The new one works fine, no complaints. I personally don't want it any higher than stock legs but that's my personal preference.
I have one critique; the orifice tube that screws into the burner housing would be very easy to cross-thread if you weren't careful, and I take it out for storage to reduce the footprint so I do introduce that chance frequently.

I did also used a "Dark Star" that I got for free from NB for a short time (2 yrs). No complaints with that unit though it is nothing special, just a glorified turkey fryer. I just donated that one to my daughter when she started brewing.
 

Konadog

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Thanks for your opinion on the hellfire. Question - can the burner rest on any type of surface without legs or a stand such as you used? The burner itself doesn't seem to be that high and I'm curious if the bottom gets hot.

Thanks,


Yes you can set it on something other than the leg extention. Yes it does get hot so a wood surface might be an issue, but I have seen someone use that cement backer board or a cement stepping stone to put on top of wood.


2020-09-13 10.38.02.jpg
 
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Berube05734

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fwiw, I used to run Blichmann's predecessor to the Hell Fire with the same shorty legs atop a 20" square paver and at the end of the brew session that paver would usually be very damp from condensation. Pretty much the opposite of "hot" under the burner :)

Cheers!
A big paver or the cement backer board are great ideas and solves my problem of finding a solid base to sit one on! Truth be told, when I'd first looked at the Hellfire, I didn't realize that those four short 'legs' were actually legs...I'd initially assumed that they were a part of the burner.
 
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Good Morning,

I've been brewing my 5 gallon batches on my gas cookstove. Although the stove is certainly up to the task, I'd like to move this part of the operation outdoors due to the condensation/humidity from the typical 60-90 minute boil...and it'd be nice to erect some type of hoist to remove the mash as it's a PITA to wrangle the bag (BIAB) out of the kettle.

I'm doing my online research and I've been to the online brewing supply stores that I typically frequent. I see the burners, but they appear to be mostly components of a burner system and not necessarily an entire system. For example, I've been out to More Beer this morning and see that they have a "Hell Fire" Blichmann burner, but just the burner and then you order the legs separately?

My first thought was a turkey fryer, but from what I've been reading, the BTUs aren't sufficient to bring to boil and maintain the boil.

I hate making mistakes when I'm looking at $$ - $$$ for a burner.

Thanks!

Pam

Any suggestions are greatly appreciated.

Pam
You cannot go wrong with the Blichmann, either the standard or Hellfire.
I’ve b en using mine for 12 years without issues. It’s also very efficient on propane and can be easily adapted to natural gas if you have easy access.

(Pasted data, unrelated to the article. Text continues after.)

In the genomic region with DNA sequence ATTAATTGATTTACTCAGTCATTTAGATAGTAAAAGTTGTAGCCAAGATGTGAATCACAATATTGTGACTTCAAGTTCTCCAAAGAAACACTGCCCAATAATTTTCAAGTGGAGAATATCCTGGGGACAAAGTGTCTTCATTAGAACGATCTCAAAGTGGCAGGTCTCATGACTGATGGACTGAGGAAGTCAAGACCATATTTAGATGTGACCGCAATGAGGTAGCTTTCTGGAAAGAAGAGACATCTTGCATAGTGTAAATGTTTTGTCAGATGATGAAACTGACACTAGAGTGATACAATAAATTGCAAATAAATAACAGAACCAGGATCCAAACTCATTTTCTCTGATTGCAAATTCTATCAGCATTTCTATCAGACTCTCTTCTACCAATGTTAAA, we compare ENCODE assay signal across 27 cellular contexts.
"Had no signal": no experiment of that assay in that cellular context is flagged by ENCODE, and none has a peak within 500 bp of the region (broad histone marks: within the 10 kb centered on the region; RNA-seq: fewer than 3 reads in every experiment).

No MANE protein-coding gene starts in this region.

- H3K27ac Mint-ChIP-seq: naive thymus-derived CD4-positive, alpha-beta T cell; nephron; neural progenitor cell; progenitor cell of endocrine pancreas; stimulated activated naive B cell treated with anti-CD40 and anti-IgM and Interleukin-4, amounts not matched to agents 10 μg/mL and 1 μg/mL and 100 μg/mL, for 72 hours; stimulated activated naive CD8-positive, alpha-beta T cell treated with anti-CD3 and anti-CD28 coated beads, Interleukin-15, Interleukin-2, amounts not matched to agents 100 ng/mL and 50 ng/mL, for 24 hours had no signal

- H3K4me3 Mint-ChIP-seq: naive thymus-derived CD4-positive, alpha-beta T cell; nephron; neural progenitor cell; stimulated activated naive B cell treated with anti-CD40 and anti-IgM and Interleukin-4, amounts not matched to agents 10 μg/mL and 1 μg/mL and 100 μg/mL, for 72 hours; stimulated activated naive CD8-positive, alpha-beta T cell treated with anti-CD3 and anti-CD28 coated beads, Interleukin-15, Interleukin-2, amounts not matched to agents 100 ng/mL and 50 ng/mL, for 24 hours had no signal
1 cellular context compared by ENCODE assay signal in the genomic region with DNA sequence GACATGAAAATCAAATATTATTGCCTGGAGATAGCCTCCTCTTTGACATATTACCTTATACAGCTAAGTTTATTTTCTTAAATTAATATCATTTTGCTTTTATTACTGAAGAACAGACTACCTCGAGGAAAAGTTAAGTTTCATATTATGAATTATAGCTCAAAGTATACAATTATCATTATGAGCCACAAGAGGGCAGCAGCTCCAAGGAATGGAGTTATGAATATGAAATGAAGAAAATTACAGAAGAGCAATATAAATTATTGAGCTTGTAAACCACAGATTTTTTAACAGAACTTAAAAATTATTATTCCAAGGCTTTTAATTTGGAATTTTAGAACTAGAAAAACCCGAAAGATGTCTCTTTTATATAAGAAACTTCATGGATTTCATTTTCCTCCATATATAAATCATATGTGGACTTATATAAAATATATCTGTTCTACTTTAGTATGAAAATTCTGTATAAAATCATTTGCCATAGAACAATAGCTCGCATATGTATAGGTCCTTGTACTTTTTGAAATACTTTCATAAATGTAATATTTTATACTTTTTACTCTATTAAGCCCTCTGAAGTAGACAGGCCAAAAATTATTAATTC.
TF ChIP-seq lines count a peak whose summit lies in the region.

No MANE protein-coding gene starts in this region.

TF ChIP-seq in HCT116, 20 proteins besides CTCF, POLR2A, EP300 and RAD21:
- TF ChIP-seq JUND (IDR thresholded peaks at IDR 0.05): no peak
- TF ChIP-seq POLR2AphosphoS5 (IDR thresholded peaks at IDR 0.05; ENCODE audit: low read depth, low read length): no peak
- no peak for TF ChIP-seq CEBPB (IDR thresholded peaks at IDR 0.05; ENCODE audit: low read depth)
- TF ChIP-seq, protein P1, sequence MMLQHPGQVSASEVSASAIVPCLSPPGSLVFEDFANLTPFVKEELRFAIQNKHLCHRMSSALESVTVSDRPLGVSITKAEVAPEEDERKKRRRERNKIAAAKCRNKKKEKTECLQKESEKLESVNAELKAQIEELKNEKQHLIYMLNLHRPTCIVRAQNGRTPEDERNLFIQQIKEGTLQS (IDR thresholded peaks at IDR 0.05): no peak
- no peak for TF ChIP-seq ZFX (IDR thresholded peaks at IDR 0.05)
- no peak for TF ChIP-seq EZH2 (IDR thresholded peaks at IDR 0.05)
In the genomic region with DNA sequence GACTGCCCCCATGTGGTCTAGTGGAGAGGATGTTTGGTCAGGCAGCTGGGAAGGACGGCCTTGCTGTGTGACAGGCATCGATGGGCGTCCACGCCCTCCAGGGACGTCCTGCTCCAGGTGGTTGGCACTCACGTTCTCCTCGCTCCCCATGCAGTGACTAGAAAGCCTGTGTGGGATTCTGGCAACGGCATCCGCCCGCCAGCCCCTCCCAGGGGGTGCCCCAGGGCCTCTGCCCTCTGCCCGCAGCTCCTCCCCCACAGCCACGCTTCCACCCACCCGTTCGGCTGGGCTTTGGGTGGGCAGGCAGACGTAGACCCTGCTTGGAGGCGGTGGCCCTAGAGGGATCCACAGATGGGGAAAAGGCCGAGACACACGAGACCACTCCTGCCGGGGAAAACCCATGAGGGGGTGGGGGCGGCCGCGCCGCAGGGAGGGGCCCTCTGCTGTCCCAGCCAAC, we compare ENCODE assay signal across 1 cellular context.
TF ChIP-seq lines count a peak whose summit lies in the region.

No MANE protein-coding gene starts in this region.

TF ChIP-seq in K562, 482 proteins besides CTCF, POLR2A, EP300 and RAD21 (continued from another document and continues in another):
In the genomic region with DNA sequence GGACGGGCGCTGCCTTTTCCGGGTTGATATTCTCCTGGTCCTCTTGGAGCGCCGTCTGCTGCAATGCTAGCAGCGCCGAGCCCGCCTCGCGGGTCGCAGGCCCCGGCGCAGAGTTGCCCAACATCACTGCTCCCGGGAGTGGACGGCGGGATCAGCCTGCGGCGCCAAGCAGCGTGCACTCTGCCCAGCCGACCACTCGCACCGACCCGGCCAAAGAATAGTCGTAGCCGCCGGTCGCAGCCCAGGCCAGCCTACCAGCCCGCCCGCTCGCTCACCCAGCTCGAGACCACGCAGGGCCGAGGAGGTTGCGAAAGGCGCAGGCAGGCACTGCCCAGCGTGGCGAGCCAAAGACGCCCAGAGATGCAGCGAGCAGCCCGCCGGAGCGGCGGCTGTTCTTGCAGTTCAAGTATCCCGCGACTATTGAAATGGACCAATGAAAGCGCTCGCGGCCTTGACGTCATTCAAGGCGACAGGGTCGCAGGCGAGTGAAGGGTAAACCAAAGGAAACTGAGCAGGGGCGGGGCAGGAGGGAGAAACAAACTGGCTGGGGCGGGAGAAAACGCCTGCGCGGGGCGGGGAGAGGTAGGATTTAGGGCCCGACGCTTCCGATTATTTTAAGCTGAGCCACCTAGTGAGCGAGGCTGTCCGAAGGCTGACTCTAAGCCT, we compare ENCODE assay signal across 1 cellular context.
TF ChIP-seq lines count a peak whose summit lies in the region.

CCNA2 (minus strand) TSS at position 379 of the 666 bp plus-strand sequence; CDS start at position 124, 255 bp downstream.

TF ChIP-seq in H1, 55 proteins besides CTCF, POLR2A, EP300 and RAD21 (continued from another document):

One very nice feature is that it is quiet!! I often check just to make sure it’s still lit!
 

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Another thing w/ the Hellfire - it can crank out enough heat you can get well beyond 1 gallon / hour boil-off. Nice if you are trying to boil down an Imperial stout to boost the gravity. It will keep on cranking and you can notice your propane tank cooling down because it's releasing the propane so fast (doing the PV=nRT thing, pressure down = temperature down).
 

TLaffey

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Go Hellfire (80K BTU/140 MAX BTU) vs the Bayou Classic (41K BTU). If you ever want to do larger batches, the Hellfire can keep up. I've had both, and there's no comparison, especially in colder months.
This /\. I started with the Bayou Classic and scorched more than a few boils-the heat is very centered. The Blichmann burner spreads the heat out more. I've also found that it's more efficient, reducing the amount of propane needed for a 90min boil.
 

catalanotte

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Great tips on upgrades from everyone. I have been using a very old bayou turkey burner (round style) for 10 gal batches, typically a 14-15g boils. It has worked well. I can get 10 gal of sparge water from to 60 to 170 deg in about 30 min, and the post sparge boil take about 20 min. It boils off about 1.8 to 2 gph depending on the humidity. Cheap and reliable, but could be a bit faster.

Has anyone tried natural gas burners? I would love to stop hauling propane tanks around and natural gas is a lot cheaper.
 
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Berube05734

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Free shipping when ordering the Hellfire directly from Blichmann. More Beer is matching the price, but tacking on almost $24 for shipping. Another example of why it's always good to check directly with the manufacturer as often times its cheaper for some reason or another.
 

easttex

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I own a variety of turkey fryer burners and finally broke down and bought a Hellfire. I wish I'd bought the Hellfire years ago. Hence, I brew on and easily recommend a Blichmann Hellfire. I'd buy it again if need be.
 
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Berube05734

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Free shipping when ordering the Hellfire directly from Blichmann. More Beer is matching the price, but tacking on almost $24 for shipping. Another example of why it's always good to check directly with the manufacturer as often times its cheaper for some reason or another.
And, I see that the burner ships directly from Blichmann if ordering from More Beer...why charge for shipping if it's coming directly from the manufacturer...and that manufacture offers free shipping when ordered directly from them?!?!?
 

easttex

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And, I see that the burner ships directly from Blichmann if ordering from More Beer...why charge for shipping if it's coming directly from the manufacturer...and that manufacture offers free shipping when ordered directly from them?!?!?
Because Blichmann isn't leaving Morebeer enough margin to make any money selling their products. Hence, Morebeer adds a processing fee to cover their expenses. If you need Blichmann products, it's better just to deal directly with them.
 

bwible

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I bought an Anvil burner a couple years ago intending to use it but I never did. I have a Foundry now and I’m doing electric. I may switch to it one day to start doing larger batches. I have an Anvil spoon and an Anvil kettle also and their stuff is pretty well built.